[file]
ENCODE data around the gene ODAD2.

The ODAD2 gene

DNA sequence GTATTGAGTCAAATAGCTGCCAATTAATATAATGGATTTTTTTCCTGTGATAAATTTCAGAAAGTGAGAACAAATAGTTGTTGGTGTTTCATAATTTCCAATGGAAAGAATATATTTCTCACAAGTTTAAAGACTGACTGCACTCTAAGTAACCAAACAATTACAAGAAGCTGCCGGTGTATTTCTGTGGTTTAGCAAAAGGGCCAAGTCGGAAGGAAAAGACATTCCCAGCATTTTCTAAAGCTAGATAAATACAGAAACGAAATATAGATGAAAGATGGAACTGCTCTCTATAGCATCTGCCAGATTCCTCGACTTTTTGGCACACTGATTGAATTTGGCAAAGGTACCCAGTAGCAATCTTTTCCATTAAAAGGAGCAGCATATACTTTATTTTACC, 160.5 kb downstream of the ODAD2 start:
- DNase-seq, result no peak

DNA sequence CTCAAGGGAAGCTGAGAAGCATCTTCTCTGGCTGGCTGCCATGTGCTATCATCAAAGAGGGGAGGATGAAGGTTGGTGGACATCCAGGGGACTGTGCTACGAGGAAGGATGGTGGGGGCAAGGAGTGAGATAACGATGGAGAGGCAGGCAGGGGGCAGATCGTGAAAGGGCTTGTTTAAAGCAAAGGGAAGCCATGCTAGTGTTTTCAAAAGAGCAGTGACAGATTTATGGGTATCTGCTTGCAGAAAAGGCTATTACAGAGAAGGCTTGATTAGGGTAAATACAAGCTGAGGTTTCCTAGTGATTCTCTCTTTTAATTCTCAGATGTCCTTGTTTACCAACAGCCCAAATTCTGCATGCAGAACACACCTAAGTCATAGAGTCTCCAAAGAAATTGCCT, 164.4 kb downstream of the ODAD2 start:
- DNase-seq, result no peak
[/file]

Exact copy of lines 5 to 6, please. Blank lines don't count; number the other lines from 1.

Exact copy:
DNA sequence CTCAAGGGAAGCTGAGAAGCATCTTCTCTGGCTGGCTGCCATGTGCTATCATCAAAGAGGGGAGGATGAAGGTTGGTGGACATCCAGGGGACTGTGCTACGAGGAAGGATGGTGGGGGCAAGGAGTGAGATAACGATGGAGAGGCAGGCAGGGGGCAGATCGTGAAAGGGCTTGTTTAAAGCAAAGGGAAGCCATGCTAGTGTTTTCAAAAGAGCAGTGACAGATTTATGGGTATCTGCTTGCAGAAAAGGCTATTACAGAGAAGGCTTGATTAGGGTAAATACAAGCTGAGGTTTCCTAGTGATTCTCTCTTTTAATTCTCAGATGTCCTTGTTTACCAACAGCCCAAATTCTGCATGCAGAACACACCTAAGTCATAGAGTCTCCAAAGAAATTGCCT, 164.4 kb downstream of the ODAD2 start:
- DNase-seq, result no peak